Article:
Tuesday, October 31, 2006
Six years ago Ryan and I honeymooned in Salem, MA. I dressed up as a scary doll and he was Freddy Kruger (sigh). You should've seen the look on the line of women in the ladies' room! I don't think any of my costumes have frightened more people than the scary doll. As soon as I can, I'll find and post a picture.
Anyway, my honeymoon was the most romantic week of my life. It confirmed that I'd found the one person who wouldn't think I was weird for wanting to take a moonlit walk through a cemetary, or go traipsing through a haunted house or watch a scary movie through the narrow spaces between my fingers. The night before Halloween we walked to The Lobster Shanty for dinner in the pattering rain. As we walked by the cemetary, I sighed and tucked my arm through his and said, "I'm so happy I found you."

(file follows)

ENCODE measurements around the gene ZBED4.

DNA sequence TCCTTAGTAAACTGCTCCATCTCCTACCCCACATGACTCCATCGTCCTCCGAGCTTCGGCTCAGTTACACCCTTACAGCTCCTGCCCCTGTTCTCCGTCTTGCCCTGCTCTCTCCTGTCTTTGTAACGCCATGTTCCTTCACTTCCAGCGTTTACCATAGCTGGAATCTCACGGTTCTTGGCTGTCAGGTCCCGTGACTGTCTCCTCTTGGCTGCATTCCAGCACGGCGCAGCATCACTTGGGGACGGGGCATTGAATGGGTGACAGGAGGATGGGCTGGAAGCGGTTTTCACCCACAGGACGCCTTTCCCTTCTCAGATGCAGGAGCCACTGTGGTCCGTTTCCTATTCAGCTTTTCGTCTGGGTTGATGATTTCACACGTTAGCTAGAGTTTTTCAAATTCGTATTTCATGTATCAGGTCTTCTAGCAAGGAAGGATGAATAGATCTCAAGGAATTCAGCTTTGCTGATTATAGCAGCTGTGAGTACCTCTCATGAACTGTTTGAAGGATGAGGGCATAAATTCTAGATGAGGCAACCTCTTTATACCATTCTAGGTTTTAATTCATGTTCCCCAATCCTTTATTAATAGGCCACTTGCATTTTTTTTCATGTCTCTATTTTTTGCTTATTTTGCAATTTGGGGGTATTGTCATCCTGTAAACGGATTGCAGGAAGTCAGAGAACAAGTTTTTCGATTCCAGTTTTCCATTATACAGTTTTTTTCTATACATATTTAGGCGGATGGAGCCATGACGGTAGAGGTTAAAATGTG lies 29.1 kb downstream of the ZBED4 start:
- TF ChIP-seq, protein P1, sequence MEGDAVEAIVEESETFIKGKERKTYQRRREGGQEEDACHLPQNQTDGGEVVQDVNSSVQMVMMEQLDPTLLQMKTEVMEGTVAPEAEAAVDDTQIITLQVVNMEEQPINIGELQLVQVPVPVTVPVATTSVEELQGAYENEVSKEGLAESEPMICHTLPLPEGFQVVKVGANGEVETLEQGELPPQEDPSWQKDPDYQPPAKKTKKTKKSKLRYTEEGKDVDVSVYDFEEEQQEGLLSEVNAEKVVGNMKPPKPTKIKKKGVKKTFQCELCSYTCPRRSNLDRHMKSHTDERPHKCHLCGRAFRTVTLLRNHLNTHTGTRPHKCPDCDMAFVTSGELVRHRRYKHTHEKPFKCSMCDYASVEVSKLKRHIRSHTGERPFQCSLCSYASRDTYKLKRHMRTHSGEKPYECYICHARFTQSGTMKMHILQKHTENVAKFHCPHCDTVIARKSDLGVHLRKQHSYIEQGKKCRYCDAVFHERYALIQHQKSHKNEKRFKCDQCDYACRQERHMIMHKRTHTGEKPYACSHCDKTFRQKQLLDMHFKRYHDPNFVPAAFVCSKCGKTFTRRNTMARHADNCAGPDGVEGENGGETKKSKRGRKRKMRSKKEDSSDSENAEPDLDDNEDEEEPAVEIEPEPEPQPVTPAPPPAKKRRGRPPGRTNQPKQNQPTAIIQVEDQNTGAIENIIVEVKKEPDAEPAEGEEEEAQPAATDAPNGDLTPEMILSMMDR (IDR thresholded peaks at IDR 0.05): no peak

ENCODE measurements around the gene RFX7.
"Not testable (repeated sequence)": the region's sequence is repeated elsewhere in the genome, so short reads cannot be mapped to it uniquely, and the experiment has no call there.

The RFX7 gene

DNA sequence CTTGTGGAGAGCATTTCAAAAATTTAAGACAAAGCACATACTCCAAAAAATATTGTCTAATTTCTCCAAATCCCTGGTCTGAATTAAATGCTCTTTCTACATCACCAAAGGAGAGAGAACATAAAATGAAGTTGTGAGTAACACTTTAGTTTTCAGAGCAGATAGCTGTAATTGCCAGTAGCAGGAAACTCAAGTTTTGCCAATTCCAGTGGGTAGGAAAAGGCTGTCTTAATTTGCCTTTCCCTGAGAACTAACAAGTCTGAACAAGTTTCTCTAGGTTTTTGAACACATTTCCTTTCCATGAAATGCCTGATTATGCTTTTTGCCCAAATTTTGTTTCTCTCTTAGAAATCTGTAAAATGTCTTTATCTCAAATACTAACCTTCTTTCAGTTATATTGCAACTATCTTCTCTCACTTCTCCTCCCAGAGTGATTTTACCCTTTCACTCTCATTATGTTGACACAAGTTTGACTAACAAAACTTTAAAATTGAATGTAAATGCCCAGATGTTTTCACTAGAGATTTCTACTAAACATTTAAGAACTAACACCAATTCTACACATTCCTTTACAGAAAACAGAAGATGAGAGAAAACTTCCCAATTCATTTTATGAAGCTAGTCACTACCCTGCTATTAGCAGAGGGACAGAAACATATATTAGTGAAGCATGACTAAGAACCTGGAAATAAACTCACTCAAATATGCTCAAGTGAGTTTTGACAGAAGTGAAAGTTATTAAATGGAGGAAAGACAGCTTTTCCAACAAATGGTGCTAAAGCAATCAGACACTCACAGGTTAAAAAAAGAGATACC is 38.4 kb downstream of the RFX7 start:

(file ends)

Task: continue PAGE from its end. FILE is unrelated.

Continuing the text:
Six year later, I feel the same way.
Friday, October 27, 2006
Okay, so the deal is to write five interesting or unique things about me. Here we go:
1. I grew up in a haunted house
2. I went to Salem, MA for my honeymoon
3. My little girl pug is named after Picasso's mistress and Paloma Picasso's mother, Francoise Gilot
4. When I was in the underground bath in Bath, England, I looked up and saw a Roman officer walk up a set of stone steps. My mom remembers me going on pause and then suddenly turning to her to ask, "did you just see that?" I've never been a heavy drinker or drug user in case you're wondering
5. Oh and while we're on the subject of ghosts, I was once in the Whaley House with my mom and we looked into the children's room to see a rocking chair start moving. The rooms are sealed off by glass partitions and the windows are bolted shut. (Cue in eerie music)
Whew. I now tag: